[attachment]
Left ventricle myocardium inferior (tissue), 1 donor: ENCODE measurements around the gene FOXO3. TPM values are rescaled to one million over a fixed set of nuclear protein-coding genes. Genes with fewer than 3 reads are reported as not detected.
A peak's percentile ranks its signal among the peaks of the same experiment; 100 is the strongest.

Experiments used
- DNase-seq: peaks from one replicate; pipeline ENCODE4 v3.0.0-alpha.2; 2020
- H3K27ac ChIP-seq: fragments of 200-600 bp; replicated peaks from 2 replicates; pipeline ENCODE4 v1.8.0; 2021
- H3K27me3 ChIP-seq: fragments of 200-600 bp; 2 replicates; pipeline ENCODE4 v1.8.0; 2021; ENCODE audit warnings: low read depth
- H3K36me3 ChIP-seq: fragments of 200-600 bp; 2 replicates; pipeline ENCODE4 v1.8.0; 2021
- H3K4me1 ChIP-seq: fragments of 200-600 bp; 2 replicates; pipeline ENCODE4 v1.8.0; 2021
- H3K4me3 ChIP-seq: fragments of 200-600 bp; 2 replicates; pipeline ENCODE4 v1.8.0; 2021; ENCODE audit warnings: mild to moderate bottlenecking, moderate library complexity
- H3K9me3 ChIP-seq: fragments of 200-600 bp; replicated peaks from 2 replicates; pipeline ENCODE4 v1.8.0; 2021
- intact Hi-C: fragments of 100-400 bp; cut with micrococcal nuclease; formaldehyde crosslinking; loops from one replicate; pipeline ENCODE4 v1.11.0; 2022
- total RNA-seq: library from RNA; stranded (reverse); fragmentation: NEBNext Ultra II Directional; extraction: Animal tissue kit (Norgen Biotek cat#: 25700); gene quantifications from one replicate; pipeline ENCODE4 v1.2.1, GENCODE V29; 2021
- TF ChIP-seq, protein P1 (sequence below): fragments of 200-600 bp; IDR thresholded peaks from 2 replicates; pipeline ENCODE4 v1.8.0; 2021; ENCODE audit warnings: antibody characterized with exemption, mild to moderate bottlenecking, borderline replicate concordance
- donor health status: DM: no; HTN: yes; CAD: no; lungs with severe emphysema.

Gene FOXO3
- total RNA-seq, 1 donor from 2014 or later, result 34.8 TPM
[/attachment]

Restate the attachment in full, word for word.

Left ventricle myocardium inferior (tissue), 1 donor: ENCODE measurements around the gene FOXO3. TPM values are rescaled to one million over a fixed set of nuclear protein-coding genes. Genes with fewer than 3 reads are reported as not detected.
A peak's percentile ranks its signal among the peaks of the same experiment; 100 is the strongest.

Experiments used
- DNase-seq: peaks from one replicate; pipeline ENCODE4 v3.0.0-alpha.2; 2020
- H3K27ac ChIP-seq: fragments of 200-600 bp; replicated peaks from 2 replicates; pipeline ENCODE4 v1.8.0; 2021
- H3K27me3 ChIP-seq: fragments of 200-600 bp; 2 replicates; pipeline ENCODE4 v1.8.0; 2021; ENCODE audit warnings: low read depth
- H3K36me3 ChIP-seq: fragments of 200-600 bp; 2 replicates; pipeline ENCODE4 v1.8.0; 2021
- H3K4me1 ChIP-seq: fragments of 200-600 bp; 2 replicates; pipeline ENCODE4 v1.8.0; 2021
- H3K4me3 ChIP-seq: fragments of 200-600 bp; 2 replicates; pipeline ENCODE4 v1.8.0; 2021; ENCODE audit warnings: mild to moderate bottlenecking, moderate library complexity
- H3K9me3 ChIP-seq: fragments of 200-600 bp; replicated peaks from 2 replicates; pipeline ENCODE4 v1.8.0; 2021
- intact Hi-C: fragments of 100-400 bp; cut with micrococcal nuclease; formaldehyde crosslinking; loops from one replicate; pipeline ENCODE4 v1.11.0; 2022
- total RNA-seq: library from RNA; stranded (reverse); fragmentation: NEBNext Ultra II Directional; extraction: Animal tissue kit (Norgen Biotek cat#: 25700); gene quantifications from one replicate; pipeline ENCODE4 v1.2.1, GENCODE V29; 2021
- TF ChIP-seq, protein P1 (sequence below): fragments of 200-600 bp; IDR thresholded peaks from 2 replicates; pipeline ENCODE4 v1.8.0; 2021; ENCODE audit warnings: antibody characterized with exemption, mild to moderate bottlenecking, borderline replicate concordance
- donor health status: DM: no; HTN: yes; CAD: no; lungs with severe emphysema.

Gene FOXO3
- total RNA-seq, 1 donor from 2014 or later, result 34.8 TPM